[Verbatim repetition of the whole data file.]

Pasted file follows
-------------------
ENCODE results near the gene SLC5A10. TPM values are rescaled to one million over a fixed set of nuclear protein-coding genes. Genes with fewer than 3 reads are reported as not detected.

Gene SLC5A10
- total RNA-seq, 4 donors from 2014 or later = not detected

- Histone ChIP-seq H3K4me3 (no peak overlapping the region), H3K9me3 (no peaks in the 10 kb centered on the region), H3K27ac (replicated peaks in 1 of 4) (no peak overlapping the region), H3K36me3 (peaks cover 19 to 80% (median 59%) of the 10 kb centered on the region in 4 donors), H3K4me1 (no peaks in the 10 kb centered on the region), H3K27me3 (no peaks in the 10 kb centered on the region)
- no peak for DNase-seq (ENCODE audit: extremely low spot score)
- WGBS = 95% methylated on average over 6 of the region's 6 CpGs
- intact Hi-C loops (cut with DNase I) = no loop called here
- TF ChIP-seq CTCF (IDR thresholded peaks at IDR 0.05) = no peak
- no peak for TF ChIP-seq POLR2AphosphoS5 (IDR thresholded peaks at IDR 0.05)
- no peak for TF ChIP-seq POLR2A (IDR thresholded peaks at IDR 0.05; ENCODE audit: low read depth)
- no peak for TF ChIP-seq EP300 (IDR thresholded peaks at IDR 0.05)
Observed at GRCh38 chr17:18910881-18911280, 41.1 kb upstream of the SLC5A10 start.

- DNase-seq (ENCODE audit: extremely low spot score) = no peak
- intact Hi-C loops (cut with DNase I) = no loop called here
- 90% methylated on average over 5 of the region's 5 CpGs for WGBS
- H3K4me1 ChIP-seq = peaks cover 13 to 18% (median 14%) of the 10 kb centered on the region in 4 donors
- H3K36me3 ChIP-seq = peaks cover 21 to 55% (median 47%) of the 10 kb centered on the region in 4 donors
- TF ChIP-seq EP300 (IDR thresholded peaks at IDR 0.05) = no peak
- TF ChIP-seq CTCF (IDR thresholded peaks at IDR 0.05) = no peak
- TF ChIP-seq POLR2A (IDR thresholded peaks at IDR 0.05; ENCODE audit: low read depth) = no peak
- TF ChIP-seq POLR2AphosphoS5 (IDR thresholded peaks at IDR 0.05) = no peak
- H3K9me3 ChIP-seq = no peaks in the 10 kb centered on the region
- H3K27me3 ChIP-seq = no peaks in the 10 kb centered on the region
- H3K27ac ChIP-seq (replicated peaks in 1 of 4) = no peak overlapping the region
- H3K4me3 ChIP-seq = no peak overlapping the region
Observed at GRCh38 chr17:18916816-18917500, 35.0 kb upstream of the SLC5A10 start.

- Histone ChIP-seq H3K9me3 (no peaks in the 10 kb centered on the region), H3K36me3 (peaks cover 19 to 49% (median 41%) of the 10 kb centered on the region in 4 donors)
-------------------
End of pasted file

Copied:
ENCODE results near the gene SLC5A10. TPM values are rescaled to one million over a fixed set of nuclear protein-coding genes. Genes with fewer than 3 reads are reported as not detected.

Gene SLC5A10
- total RNA-seq, 4 donors from 2014 or later = not detected

- Histone ChIP-seq H3K4me3 (no peak overlapping the region), H3K9me3 (no peaks in the 10 kb centered on the region), H3K27ac (replicated peaks in 1 of 4) (no peak overlapping the region), H3K36me3 (peaks cover 19 to 80% (median 59%) of the 10 kb centered on the region in 4 donors), H3K4me1 (no peaks in the 10 kb centered on the region), H3K27me3 (no peaks in the 10 kb centered on the region)
- no peak for DNase-seq (ENCODE audit: extremely low spot score)
- WGBS = 95% methylated on average over 6 of the region's 6 CpGs
- intact Hi-C loops (cut with DNase I) = no loop called here
- TF ChIP-seq CTCF (IDR thresholded peaks at IDR 0.05) = no peak
- no peak for TF ChIP-seq POLR2AphosphoS5 (IDR thresholded peaks at IDR 0.05)
- no peak for TF ChIP-seq POLR2A (IDR thresholded peaks at IDR 0.05; ENCODE audit: low read depth)
- no peak for TF ChIP-seq EP300 (IDR thresholded peaks at IDR 0.05)
Observed at GRCh38 chr17:18910881-18911280, 41.1 kb upstream of the SLC5A10 start.

- DNase-seq (ENCODE audit: extremely low spot score) = no peak
- intact Hi-C loops (cut with DNase I) = no loop called here
- 90% methylated on average over 5 of the region's 5 CpGs for WGBS
- H3K4me1 ChIP-seq = peaks cover 13 to 18% (median 14%) of the 10 kb centered on the region in 4 donors
- H3K36me3 ChIP-seq = peaks cover 21 to 55% (median 47%) of the 10 kb centered on the region in 4 donors
- TF ChIP-seq EP300 (IDR thresholded peaks at IDR 0.05) = no peak
- TF ChIP-seq CTCF (IDR thresholded peaks at IDR 0.05) = no peak
- TF ChIP-seq POLR2A (IDR thresholded peaks at IDR 0.05; ENCODE audit: low read depth) = no peak
- TF ChIP-seq POLR2AphosphoS5 (IDR thresholded peaks at IDR 0.05) = no peak
- H3K9me3 ChIP-seq = no peaks in the 10 kb centered on the region
- H3K27me3 ChIP-seq = no peaks in the 10 kb centered on the region
- H3K27ac ChIP-seq (replicated peaks in 1 of 4) = no peak overlapping the region
- H3K4me3 ChIP-seq = no peak overlapping the region
Observed at GRCh38 chr17:18916816-18917500, 35.0 kb upstream of the SLC5A10 start.

- Histone ChIP-seq H3K9me3 (no peaks in the 10 kb centered on the region), H3K36me3 (peaks cover 19 to 49% (median 41%) of the 10 kb centered on the region in 4 donors)